• Caffeine

Caffeine as a Sports Supplement

Until recently large quantities of caffeine were on the banned list of substances for athletes. This restriction has, however, now been removed (and would have required very large quantities to be consumed in any case to trigger a positive result) and as such more runners are looking at it as a possible way of aiding their performance.

The benefit of caffeines are potentially three-fold.

Firstly it stimulates the production of adrenalin - with the obvious benefits of a raised state of arousal for running.

Secondly, for long distance (particularly marathon) runners, it helps aid the supply of fatty acids to muscles, which means that less glycogen is used, having the effect of delaying fatigue.

Finally, for shorter distance runners, caffeine is thought to stimulate the release of calcium, which improves muscle contractions and hence improves for generation.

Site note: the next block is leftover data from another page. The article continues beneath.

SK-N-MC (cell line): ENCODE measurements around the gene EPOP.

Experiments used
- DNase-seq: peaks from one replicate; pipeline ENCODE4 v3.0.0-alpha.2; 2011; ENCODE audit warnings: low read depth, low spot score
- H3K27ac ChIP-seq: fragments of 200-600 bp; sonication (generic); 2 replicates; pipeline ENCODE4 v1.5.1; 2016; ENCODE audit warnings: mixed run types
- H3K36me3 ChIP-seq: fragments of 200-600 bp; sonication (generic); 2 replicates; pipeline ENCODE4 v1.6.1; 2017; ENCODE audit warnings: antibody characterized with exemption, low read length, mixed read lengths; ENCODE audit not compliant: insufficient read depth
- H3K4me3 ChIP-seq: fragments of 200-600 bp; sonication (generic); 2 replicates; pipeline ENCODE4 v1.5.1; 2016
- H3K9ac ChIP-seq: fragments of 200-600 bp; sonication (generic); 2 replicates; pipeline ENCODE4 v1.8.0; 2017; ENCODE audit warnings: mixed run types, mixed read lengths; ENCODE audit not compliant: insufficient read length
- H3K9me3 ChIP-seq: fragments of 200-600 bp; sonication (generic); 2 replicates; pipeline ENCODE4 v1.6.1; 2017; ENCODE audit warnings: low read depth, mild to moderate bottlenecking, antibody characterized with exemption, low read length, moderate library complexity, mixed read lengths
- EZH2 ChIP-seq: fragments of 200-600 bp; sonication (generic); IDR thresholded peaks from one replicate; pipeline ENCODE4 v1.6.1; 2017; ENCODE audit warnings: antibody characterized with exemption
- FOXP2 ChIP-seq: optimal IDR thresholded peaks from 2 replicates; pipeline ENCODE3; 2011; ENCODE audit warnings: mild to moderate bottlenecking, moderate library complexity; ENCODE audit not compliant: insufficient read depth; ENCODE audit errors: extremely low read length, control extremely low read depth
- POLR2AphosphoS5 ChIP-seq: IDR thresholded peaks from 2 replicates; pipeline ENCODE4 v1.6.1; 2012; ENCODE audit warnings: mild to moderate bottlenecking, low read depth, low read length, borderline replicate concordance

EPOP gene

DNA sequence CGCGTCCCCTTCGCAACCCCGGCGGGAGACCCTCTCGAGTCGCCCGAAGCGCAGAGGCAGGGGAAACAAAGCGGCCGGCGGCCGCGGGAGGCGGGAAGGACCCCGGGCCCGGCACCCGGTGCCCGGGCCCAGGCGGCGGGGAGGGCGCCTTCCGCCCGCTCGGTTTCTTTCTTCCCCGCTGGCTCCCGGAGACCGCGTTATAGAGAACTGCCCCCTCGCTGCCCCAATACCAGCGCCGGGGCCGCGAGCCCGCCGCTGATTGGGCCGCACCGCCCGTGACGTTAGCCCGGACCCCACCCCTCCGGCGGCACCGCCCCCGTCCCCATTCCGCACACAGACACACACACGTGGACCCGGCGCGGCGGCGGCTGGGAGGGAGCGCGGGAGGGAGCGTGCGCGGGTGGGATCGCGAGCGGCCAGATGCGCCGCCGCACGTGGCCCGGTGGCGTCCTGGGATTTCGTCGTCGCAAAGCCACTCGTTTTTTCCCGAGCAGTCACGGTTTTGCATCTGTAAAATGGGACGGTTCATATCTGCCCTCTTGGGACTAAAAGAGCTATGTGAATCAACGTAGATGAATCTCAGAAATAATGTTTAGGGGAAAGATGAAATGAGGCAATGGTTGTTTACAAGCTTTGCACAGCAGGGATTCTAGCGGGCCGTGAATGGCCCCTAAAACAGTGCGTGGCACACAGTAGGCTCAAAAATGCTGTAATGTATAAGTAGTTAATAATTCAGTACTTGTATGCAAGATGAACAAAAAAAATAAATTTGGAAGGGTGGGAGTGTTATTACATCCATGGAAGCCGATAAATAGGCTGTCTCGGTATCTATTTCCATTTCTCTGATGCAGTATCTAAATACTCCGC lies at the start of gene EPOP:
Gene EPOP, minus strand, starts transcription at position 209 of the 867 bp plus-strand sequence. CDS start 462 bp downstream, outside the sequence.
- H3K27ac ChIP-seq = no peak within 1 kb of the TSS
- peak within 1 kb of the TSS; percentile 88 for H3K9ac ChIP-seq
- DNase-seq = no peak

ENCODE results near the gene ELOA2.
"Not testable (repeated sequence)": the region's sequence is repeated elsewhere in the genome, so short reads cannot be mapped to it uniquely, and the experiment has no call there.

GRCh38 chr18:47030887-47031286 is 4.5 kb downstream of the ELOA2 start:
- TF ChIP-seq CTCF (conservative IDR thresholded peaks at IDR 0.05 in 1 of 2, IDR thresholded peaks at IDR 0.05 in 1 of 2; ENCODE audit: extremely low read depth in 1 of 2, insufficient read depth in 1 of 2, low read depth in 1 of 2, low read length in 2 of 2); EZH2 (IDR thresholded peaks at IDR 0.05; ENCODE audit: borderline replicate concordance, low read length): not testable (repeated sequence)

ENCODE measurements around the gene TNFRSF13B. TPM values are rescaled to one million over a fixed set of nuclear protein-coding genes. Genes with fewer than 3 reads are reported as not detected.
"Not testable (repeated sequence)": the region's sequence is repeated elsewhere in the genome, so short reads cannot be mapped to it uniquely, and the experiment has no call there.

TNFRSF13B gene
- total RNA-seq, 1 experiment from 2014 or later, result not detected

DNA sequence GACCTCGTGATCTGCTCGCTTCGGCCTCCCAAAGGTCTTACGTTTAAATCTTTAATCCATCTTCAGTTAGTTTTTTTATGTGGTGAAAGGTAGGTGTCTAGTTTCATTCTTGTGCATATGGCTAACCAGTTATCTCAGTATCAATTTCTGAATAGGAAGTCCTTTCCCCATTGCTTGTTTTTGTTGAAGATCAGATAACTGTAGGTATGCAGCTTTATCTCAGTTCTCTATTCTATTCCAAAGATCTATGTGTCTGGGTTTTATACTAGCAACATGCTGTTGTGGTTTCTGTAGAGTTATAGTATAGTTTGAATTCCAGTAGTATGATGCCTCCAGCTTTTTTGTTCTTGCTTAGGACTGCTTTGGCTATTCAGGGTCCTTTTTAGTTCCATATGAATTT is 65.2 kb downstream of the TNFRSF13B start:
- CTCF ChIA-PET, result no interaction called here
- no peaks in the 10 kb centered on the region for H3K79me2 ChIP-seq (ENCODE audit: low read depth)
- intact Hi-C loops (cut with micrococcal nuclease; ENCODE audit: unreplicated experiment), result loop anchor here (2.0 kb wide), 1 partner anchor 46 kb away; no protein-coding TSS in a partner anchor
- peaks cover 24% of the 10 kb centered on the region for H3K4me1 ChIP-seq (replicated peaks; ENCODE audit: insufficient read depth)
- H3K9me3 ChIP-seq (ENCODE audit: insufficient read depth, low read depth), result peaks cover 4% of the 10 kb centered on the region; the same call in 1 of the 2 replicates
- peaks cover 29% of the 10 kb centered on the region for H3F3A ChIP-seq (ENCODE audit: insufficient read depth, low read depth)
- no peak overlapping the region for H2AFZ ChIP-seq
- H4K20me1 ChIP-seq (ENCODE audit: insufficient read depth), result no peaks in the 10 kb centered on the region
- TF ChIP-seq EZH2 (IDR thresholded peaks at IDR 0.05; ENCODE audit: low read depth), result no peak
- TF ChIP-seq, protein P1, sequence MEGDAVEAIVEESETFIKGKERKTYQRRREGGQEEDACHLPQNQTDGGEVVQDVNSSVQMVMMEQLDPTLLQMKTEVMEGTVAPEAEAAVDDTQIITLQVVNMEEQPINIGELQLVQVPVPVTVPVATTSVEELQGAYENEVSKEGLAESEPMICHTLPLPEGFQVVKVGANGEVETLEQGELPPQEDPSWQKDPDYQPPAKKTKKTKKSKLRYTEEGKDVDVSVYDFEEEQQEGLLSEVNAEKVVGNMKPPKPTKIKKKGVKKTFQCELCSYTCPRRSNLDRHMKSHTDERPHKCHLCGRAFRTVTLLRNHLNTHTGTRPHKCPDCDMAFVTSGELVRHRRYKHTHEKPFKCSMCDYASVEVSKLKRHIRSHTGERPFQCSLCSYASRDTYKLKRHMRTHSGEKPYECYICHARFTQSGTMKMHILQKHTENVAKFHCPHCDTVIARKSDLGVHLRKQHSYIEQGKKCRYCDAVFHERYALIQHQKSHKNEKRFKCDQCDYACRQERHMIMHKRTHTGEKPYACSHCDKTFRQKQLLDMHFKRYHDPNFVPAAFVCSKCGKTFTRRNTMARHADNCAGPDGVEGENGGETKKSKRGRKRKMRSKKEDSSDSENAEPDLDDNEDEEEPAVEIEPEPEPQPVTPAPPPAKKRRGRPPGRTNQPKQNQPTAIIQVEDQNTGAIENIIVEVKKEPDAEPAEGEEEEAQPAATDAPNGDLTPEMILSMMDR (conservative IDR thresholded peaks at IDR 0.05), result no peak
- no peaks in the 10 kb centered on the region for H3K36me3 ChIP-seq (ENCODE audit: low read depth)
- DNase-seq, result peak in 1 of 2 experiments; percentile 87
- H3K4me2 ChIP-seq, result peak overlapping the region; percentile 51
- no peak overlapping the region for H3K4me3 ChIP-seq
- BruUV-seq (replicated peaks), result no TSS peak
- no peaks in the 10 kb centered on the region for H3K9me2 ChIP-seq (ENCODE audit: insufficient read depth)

The amount of caffeine that is recommended to produce these effects if 5mg/kg of body weight. It is important not to overdo this as there can be side-effects associated with caffeine.

You can suffer from a whole range of problems including irritability, anxiety, tremulousness, insomnia, headaches and heart palpitations, amongst other effects. Also, it is an addictive drug, so you need to be careful about it's consumption.

In addition it drains the bodies system of iron and calcium, so it is advisable to take supplements of these if you are going to use caffeine to aid you running.

To summarise, there are benefits for runners from caffeine intake, but you need to be careful with it and sure that you are happy with the possible side effects.

The information here is written by athletics coaches who have read widely into the subject and not a sports nutritionist, so is about gearing your food and drink to the practicalities of running.

Nutrition Topics

  1. When to Eat
  2. How to Prepare for Races
  3. Calorie Requirements
  4. Losing Weight when Running
  5. Gaining Muscle Nutrition Advice
  6. Fluid Intake
  7. Energy Drinks
  8. Carbohydrates
  9. Protein
  10. Fats
  11. Vitamins and Minerals
  12. Fish Oils
  13. Creatine
  14. Glucosamine
  15. Bicarbonate of Soda
  16. HMB
  17. Alanine








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